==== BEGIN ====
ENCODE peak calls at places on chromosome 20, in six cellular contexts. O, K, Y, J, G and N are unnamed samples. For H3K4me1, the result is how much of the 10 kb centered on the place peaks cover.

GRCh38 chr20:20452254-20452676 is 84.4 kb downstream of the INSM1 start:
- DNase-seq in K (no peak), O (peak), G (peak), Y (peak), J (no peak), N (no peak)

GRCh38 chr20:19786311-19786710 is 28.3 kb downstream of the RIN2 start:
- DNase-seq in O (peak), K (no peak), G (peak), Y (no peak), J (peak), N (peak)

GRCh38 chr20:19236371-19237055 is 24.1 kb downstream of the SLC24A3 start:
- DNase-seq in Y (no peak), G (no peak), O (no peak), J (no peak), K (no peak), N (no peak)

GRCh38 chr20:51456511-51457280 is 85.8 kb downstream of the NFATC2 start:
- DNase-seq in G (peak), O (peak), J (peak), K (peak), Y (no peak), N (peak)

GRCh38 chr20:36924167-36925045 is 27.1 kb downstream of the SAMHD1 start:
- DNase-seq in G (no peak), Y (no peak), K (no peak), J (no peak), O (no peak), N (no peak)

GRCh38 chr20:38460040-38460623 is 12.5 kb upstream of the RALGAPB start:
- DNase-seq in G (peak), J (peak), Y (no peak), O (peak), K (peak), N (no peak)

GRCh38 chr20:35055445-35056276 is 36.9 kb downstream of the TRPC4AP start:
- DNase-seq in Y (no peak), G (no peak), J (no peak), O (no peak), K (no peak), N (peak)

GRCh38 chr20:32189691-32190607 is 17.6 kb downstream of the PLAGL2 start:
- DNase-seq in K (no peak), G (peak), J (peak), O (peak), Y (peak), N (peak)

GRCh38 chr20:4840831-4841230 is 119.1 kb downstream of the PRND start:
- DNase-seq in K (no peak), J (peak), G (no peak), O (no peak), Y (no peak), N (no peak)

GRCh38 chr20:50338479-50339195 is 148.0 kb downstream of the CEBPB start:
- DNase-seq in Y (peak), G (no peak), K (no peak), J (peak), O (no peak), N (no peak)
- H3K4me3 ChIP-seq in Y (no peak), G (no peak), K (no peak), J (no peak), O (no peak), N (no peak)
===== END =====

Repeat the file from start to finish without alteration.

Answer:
ENCODE peak calls at places on chromosome 20, in six cellular contexts. O, K, Y, J, G and N are unnamed samples. For H3K4me1, the result is how much of the 10 kb centered on the place peaks cover.

GRCh38 chr20:20452254-20452676 is 84.4 kb downstream of the INSM1 start:
- DNase-seq in K (no peak), O (peak), G (peak), Y (peak), J (no peak), N (no peak)

GRCh38 chr20:19786311-19786710 is 28.3 kb downstream of the RIN2 start:
- DNase-seq in O (peak), K (no peak), G (peak), Y (no peak), J (peak), N (peak)

GRCh38 chr20:19236371-19237055 is 24.1 kb downstream of the SLC24A3 start:
- DNase-seq in Y (no peak), G (no peak), O (no peak), J (no peak), K (no peak), N (no peak)

GRCh38 chr20:51456511-51457280 is 85.8 kb downstream of the NFATC2 start:
- DNase-seq in G (peak), O (peak), J (peak), K (peak), Y (no peak), N (peak)

GRCh38 chr20:36924167-36925045 is 27.1 kb downstream of the SAMHD1 start:
- DNase-seq in G (no peak), Y (no peak), K (no peak), J (no peak), O (no peak), N (no peak)

GRCh38 chr20:38460040-38460623 is 12.5 kb upstream of the RALGAPB start:
- DNase-seq in G (peak), J (peak), Y (no peak), O (peak), K (peak), N (no peak)

GRCh38 chr20:35055445-35056276 is 36.9 kb downstream of the TRPC4AP start:
- DNase-seq in Y (no peak), G (no peak), J (no peak), O (no peak), K (no peak), N (peak)

GRCh38 chr20:32189691-32190607 is 17.6 kb downstream of the PLAGL2 start:
- DNase-seq in K (no peak), G (peak), J (peak), O (peak), Y (peak), N (peak)

GRCh38 chr20:4840831-4841230 is 119.1 kb downstream of the PRND start:
- DNase-seq in K (no peak), J (peak), G (no peak), O (no peak), Y (no peak), N (no peak)

GRCh38 chr20:50338479-50339195 is 148.0 kb downstream of the CEBPB start:
- DNase-seq in Y (peak), G (no peak), K (no peak), J (peak), O (no peak), N (no peak)
- H3K4me3 ChIP-seq in Y (no peak), G (no peak), K (no peak), J (no peak), O (no peak), N (no peak)